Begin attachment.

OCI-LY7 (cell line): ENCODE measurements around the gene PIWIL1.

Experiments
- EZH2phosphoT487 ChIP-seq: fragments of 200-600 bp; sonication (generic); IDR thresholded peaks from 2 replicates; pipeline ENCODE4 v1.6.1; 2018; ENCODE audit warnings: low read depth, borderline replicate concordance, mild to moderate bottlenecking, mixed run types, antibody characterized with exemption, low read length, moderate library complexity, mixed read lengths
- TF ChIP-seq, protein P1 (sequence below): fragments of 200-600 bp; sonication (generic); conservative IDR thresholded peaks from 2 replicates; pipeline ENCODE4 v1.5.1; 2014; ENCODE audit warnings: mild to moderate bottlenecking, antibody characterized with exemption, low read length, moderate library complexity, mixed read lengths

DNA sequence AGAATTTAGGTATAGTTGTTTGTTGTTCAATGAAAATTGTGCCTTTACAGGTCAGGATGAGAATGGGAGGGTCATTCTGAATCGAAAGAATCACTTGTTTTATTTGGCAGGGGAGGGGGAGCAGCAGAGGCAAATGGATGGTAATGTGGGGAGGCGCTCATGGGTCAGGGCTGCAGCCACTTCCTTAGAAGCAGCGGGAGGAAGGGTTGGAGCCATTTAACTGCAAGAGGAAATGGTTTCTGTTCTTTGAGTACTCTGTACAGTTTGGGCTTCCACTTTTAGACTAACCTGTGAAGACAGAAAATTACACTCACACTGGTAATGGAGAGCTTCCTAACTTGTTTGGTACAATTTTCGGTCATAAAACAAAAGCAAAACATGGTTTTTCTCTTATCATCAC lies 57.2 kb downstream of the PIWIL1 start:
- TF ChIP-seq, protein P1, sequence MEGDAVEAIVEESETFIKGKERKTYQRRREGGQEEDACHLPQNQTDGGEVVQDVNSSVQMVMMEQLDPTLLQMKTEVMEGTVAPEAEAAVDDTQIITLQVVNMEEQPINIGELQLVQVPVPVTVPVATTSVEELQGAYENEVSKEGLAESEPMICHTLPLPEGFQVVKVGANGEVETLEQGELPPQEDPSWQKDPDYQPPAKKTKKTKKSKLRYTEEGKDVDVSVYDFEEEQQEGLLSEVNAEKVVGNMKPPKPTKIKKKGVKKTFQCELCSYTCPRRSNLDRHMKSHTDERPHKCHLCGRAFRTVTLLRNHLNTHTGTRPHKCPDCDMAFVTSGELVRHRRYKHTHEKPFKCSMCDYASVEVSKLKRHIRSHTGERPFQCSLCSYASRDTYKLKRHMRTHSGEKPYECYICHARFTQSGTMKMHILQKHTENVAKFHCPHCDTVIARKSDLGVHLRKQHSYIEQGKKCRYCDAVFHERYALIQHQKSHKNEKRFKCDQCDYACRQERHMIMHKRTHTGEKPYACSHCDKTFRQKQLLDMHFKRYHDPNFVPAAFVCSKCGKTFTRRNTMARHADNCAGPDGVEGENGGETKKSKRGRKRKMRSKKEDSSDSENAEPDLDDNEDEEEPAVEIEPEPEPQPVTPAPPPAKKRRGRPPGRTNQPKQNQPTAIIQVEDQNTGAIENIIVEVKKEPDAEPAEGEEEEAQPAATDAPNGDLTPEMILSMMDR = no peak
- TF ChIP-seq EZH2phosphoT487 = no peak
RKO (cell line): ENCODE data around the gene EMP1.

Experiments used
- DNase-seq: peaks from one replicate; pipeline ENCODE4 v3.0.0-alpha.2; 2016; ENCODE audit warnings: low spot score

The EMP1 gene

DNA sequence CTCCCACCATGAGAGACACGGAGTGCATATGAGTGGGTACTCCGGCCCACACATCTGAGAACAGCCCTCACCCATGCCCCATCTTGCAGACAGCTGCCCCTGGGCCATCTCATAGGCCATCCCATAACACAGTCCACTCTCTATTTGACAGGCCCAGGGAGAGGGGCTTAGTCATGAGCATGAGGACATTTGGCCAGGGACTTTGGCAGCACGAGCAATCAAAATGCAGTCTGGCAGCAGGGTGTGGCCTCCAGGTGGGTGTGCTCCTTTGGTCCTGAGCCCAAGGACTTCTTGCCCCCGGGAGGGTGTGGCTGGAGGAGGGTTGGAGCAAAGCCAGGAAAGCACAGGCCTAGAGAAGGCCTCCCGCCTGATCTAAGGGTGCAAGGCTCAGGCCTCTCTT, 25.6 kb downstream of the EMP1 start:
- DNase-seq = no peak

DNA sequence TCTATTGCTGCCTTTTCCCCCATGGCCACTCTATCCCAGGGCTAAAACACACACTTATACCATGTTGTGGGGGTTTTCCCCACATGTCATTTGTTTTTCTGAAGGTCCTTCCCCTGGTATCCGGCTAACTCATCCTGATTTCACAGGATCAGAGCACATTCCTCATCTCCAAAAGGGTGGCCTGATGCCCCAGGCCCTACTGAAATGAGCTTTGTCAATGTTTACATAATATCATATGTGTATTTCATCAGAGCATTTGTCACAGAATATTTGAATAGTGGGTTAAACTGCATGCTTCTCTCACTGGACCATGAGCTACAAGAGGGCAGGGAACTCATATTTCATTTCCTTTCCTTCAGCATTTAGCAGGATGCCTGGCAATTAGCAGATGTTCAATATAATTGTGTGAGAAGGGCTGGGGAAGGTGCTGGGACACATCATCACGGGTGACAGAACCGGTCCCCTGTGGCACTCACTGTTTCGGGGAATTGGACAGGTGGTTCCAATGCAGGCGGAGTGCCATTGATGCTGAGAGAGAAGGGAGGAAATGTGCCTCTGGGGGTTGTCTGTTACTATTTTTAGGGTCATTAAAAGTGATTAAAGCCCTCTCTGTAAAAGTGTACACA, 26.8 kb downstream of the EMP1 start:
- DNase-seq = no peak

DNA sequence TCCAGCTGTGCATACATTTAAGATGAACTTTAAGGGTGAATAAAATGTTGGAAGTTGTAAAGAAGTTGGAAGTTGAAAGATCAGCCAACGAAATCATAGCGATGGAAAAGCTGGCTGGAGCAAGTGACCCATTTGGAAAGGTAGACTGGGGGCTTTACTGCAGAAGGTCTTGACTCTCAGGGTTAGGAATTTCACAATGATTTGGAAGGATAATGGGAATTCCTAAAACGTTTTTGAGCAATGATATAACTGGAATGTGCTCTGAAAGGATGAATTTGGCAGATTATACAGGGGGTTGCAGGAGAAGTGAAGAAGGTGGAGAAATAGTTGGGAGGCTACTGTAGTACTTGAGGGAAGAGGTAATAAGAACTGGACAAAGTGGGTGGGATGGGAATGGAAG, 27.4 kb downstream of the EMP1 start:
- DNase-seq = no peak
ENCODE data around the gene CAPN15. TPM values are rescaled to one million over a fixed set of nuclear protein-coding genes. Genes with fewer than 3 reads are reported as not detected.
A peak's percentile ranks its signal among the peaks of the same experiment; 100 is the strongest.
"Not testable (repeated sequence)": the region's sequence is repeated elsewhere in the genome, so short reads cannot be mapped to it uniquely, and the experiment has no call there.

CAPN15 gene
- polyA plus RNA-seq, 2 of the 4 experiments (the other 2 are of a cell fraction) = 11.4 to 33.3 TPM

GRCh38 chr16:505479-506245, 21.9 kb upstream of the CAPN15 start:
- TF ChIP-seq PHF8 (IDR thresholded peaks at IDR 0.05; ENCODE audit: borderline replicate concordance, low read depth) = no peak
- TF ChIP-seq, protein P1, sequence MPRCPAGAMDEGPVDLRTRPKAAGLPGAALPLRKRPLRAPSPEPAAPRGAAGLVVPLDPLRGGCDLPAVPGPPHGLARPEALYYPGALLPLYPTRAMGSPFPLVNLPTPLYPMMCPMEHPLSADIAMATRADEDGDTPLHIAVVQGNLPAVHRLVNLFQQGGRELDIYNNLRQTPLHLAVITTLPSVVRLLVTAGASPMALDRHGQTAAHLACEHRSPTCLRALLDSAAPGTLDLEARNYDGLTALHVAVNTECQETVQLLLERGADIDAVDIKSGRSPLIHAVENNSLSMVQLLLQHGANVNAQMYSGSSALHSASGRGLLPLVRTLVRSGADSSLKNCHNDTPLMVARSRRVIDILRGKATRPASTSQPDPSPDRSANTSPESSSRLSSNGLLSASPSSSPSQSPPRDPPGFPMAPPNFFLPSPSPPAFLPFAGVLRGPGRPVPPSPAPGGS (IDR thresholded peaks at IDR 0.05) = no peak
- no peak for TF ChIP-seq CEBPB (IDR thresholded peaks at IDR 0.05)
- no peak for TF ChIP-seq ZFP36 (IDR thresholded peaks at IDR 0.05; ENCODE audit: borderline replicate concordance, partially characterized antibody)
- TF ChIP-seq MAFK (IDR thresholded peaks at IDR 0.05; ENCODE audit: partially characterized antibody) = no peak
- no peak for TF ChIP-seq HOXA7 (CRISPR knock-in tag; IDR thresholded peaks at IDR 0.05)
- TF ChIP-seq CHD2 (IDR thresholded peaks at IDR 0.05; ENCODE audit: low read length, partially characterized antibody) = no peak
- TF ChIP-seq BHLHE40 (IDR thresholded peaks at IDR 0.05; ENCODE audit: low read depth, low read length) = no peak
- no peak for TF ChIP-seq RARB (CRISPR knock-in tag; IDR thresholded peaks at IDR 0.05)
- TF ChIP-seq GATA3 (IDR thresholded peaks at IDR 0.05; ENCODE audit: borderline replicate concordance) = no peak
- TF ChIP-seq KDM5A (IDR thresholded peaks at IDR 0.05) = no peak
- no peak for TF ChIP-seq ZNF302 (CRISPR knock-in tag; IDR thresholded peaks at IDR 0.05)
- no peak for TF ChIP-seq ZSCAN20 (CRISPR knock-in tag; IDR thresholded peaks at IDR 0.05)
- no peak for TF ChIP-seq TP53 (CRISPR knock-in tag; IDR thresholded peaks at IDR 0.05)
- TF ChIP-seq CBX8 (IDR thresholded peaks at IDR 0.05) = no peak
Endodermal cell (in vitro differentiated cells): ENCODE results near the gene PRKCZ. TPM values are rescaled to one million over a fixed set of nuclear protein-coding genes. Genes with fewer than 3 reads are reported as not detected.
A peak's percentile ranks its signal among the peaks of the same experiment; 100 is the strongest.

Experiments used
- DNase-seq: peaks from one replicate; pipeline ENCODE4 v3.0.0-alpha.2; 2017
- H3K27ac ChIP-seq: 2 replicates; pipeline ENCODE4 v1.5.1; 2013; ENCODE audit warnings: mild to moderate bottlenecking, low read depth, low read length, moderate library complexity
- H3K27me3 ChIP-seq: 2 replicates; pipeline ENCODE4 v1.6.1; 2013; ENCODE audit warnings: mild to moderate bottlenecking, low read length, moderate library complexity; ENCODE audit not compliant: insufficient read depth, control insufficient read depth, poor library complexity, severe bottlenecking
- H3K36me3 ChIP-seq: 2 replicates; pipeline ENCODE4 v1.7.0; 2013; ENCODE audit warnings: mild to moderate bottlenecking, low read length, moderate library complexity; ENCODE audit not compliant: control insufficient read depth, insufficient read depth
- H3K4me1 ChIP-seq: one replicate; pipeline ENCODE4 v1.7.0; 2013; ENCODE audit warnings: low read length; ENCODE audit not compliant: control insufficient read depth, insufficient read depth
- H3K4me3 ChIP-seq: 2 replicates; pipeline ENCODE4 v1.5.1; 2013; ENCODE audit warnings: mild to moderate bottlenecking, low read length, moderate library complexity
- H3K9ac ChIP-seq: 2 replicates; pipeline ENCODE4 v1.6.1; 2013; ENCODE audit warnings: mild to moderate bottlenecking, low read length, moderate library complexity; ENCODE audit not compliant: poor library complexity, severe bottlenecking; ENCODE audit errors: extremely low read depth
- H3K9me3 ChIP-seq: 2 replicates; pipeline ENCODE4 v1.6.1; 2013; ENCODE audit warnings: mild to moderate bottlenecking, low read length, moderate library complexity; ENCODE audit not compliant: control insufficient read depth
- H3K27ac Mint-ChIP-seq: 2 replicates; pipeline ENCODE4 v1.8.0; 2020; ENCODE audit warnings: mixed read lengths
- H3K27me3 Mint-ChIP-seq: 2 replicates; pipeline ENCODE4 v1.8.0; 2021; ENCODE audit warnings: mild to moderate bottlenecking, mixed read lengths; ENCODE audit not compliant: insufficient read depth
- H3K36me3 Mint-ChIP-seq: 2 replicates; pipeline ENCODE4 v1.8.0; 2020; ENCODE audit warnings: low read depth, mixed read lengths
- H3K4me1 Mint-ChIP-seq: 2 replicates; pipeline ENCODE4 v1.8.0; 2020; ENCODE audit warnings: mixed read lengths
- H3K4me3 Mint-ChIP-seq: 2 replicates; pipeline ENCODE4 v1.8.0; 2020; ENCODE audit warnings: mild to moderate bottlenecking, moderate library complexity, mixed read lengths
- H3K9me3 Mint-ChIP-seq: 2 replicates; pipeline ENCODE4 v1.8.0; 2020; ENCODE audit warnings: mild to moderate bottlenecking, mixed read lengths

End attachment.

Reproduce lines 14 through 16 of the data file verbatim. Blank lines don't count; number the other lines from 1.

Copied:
DNA sequence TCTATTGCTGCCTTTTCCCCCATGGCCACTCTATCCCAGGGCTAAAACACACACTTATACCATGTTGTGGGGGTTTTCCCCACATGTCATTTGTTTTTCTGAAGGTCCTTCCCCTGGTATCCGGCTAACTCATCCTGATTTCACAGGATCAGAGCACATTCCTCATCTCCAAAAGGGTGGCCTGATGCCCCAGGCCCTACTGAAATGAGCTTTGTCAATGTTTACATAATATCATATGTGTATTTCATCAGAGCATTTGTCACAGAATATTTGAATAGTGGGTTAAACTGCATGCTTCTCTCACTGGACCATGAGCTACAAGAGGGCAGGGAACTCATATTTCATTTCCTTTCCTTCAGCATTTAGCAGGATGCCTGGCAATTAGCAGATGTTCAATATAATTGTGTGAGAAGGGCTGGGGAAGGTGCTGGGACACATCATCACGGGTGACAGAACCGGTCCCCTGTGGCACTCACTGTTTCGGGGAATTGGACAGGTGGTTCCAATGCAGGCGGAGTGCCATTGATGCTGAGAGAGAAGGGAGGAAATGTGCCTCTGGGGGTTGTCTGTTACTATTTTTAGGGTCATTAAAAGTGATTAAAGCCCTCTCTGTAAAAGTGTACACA, 26.8 kb downstream of the EMP1 start:
- DNase-seq = no peak

DNA sequence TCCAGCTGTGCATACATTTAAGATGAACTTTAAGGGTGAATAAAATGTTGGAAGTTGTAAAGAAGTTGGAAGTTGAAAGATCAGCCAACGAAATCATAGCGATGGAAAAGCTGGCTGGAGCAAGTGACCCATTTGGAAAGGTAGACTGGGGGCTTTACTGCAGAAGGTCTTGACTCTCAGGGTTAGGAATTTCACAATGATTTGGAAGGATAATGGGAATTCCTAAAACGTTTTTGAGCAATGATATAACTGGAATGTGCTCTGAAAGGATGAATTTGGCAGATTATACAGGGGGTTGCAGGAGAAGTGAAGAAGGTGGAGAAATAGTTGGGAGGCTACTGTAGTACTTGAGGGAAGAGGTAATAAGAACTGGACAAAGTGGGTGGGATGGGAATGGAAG, 27.4 kb downstream of the EMP1 start: